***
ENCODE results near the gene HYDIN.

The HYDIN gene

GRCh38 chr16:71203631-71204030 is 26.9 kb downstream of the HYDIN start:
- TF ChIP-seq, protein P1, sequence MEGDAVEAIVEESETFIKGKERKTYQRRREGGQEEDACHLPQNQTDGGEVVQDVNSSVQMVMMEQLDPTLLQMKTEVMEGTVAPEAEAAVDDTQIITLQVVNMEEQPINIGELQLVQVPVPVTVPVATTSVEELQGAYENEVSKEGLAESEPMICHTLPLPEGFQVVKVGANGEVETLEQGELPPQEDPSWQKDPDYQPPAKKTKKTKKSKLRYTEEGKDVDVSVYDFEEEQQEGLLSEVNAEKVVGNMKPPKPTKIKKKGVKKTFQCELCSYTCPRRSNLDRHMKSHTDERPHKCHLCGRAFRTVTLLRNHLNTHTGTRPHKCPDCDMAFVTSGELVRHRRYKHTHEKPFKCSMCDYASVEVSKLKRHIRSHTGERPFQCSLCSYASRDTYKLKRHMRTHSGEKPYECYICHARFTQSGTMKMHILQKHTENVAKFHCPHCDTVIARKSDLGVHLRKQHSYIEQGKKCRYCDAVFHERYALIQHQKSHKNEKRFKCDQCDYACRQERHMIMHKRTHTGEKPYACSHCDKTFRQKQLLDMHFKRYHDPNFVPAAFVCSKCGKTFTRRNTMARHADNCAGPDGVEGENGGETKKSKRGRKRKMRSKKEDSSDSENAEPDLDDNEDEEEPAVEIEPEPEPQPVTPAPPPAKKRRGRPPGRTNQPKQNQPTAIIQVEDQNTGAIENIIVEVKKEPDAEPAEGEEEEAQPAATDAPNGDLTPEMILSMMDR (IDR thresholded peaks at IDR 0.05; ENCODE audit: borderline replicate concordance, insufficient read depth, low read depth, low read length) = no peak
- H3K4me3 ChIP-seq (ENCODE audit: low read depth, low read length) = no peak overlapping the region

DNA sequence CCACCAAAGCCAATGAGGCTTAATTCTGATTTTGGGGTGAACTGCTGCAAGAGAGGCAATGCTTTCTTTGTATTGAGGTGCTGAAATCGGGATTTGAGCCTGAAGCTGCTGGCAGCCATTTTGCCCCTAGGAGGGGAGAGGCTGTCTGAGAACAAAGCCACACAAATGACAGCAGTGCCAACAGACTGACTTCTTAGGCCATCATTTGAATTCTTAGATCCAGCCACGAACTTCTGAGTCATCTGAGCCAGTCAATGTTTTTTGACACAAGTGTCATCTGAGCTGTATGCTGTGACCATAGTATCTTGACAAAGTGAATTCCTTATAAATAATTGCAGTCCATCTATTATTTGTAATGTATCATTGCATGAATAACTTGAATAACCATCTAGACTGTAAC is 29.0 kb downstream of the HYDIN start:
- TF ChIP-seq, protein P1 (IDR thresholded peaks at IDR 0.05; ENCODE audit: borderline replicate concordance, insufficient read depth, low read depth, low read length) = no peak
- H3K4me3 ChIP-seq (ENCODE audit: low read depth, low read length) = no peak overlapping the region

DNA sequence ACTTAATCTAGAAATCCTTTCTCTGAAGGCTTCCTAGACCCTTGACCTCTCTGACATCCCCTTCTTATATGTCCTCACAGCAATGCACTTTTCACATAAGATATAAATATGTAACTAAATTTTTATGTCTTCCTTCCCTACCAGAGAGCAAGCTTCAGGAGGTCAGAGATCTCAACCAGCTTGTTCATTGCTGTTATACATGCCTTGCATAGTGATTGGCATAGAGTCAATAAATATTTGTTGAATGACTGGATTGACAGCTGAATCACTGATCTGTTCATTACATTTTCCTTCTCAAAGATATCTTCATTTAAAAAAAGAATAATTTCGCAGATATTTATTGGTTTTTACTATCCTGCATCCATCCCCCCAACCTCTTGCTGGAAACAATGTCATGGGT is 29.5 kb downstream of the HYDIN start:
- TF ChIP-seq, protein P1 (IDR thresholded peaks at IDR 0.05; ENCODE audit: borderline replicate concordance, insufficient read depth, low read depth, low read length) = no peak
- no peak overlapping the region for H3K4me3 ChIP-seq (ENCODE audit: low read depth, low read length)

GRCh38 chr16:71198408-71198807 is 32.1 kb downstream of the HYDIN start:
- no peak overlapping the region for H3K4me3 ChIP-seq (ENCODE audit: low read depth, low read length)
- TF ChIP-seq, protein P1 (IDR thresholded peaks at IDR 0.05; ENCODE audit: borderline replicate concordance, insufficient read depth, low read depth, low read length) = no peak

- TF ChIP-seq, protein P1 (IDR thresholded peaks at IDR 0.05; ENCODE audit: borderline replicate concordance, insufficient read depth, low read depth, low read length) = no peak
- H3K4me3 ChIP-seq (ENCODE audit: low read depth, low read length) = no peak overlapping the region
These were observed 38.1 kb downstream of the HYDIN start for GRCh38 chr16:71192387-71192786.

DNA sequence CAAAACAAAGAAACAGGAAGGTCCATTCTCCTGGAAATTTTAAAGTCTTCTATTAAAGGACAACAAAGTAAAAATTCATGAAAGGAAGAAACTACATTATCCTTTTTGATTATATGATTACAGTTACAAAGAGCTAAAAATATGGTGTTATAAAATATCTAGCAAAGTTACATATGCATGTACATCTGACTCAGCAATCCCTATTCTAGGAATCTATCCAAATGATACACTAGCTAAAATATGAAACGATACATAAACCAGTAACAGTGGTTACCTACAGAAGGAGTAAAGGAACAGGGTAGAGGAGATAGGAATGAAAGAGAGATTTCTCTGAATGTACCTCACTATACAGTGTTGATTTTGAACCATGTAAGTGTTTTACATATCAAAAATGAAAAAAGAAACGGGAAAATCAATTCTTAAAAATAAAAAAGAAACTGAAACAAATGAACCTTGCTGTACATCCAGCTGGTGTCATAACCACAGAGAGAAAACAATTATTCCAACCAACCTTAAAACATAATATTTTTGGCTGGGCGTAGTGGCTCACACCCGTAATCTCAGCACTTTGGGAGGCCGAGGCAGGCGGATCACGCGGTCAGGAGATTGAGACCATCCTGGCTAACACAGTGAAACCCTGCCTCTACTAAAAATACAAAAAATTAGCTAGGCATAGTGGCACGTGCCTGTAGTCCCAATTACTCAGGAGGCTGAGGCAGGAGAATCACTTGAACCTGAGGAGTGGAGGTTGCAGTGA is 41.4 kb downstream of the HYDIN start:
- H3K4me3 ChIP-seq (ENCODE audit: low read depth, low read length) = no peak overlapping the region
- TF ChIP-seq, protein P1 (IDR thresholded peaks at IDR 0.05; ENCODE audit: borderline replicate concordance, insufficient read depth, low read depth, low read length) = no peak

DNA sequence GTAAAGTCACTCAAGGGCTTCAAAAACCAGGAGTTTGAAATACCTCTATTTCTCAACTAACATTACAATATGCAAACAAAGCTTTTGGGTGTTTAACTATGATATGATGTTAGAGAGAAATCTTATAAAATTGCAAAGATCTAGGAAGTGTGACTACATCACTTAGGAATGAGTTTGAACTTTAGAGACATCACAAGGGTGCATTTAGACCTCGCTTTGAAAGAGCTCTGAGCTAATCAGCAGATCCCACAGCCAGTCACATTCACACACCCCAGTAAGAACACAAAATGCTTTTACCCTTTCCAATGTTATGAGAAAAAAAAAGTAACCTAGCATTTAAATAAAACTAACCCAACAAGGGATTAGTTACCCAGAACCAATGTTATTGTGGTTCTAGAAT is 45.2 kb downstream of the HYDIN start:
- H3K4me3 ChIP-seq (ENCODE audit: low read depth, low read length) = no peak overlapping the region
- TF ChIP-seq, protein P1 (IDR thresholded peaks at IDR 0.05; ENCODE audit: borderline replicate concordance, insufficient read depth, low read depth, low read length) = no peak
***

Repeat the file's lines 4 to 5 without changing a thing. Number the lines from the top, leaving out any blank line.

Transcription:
- TF ChIP-seq, protein P1, sequence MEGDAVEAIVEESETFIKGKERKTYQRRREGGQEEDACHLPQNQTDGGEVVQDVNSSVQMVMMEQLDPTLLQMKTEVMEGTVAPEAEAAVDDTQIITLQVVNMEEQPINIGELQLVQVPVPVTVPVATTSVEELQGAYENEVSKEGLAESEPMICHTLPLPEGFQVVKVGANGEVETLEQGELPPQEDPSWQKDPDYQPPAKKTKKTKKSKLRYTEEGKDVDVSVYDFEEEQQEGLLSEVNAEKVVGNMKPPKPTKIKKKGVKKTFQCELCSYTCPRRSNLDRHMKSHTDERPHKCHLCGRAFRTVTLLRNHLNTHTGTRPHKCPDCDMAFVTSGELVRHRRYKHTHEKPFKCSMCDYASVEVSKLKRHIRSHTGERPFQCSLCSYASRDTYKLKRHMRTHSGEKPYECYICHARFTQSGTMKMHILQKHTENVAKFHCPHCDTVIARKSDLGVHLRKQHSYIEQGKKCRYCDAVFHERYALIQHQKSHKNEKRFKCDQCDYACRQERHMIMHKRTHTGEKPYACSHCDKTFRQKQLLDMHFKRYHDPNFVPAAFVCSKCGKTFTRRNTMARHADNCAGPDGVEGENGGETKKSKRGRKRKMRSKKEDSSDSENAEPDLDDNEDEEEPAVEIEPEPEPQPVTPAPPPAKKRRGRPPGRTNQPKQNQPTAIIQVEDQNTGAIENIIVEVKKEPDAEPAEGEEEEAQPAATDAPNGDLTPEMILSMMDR (IDR thresholded peaks at IDR 0.05; ENCODE audit: borderline replicate concordance, insufficient read depth, low read depth, low read length) = no peak
- H3K4me3 ChIP-seq (ENCODE audit: low read depth, low read length) = no peak overlapping the region